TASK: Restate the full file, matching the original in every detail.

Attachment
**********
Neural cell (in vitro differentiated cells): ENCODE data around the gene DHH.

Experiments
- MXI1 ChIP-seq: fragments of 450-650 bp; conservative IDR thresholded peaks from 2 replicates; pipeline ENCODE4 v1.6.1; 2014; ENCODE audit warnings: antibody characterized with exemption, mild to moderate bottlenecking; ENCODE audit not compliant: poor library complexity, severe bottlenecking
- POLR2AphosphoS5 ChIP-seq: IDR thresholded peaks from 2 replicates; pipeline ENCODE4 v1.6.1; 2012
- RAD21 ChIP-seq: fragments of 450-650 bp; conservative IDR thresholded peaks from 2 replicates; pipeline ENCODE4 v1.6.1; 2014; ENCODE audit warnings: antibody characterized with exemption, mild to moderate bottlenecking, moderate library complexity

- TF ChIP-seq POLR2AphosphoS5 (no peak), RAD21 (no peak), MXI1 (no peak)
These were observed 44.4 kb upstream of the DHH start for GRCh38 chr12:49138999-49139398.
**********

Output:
Neural cell (in vitro differentiated cells): ENCODE data around the gene DHH.

Experiments
- MXI1 ChIP-seq: fragments of 450-650 bp; conservative IDR thresholded peaks from 2 replicates; pipeline ENCODE4 v1.6.1; 2014; ENCODE audit warnings: antibody characterized with exemption, mild to moderate bottlenecking; ENCODE audit not compliant: poor library complexity, severe bottlenecking
- POLR2AphosphoS5 ChIP-seq: IDR thresholded peaks from 2 replicates; pipeline ENCODE4 v1.6.1; 2012
- RAD21 ChIP-seq: fragments of 450-650 bp; conservative IDR thresholded peaks from 2 replicates; pipeline ENCODE4 v1.6.1; 2014; ENCODE audit warnings: antibody characterized with exemption, mild to moderate bottlenecking, moderate library complexity

- TF ChIP-seq POLR2AphosphoS5 (no peak), RAD21 (no peak), MXI1 (no peak)
These were observed 44.4 kb upstream of the DHH start for GRCh38 chr12:49138999-49139398.